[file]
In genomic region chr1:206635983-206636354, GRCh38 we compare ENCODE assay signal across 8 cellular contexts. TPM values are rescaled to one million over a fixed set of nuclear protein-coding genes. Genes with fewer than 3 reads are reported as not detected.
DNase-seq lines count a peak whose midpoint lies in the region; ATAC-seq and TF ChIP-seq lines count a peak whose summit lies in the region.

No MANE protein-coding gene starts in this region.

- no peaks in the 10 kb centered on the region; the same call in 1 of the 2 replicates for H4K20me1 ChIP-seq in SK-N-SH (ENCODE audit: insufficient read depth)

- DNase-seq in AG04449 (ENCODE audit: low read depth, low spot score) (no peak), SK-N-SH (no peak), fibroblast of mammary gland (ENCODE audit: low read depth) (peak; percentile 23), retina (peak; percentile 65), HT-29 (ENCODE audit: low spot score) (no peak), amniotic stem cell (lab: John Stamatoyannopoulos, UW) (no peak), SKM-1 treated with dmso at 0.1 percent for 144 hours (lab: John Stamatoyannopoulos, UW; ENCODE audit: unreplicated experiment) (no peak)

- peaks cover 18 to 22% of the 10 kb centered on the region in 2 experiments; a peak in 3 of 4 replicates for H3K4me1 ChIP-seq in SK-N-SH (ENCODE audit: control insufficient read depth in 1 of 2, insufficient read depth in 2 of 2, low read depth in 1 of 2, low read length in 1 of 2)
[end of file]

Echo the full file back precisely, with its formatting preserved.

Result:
In genomic region chr1:206635983-206636354, GRCh38 we compare ENCODE assay signal across 8 cellular contexts. TPM values are rescaled to one million over a fixed set of nuclear protein-coding genes. Genes with fewer than 3 reads are reported as not detected.
DNase-seq lines count a peak whose midpoint lies in the region; ATAC-seq and TF ChIP-seq lines count a peak whose summit lies in the region.

No MANE protein-coding gene starts in this region.

- no peaks in the 10 kb centered on the region; the same call in 1 of the 2 replicates for H4K20me1 ChIP-seq in SK-N-SH (ENCODE audit: insufficient read depth)

- DNase-seq in AG04449 (ENCODE audit: low read depth, low spot score) (no peak), SK-N-SH (no peak), fibroblast of mammary gland (ENCODE audit: low read depth) (peak; percentile 23), retina (peak; percentile 65), HT-29 (ENCODE audit: low spot score) (no peak), amniotic stem cell (lab: John Stamatoyannopoulos, UW) (no peak), SKM-1 treated with dmso at 0.1 percent for 144 hours (lab: John Stamatoyannopoulos, UW; ENCODE audit: unreplicated experiment) (no peak)

- peaks cover 18 to 22% of the 10 kb centered on the region in 2 experiments; a peak in 3 of 4 replicates for H3K4me1 ChIP-seq in SK-N-SH (ENCODE audit: control insufficient read depth in 1 of 2, insufficient read depth in 2 of 2, low read depth in 1 of 2, low read length in 1 of 2)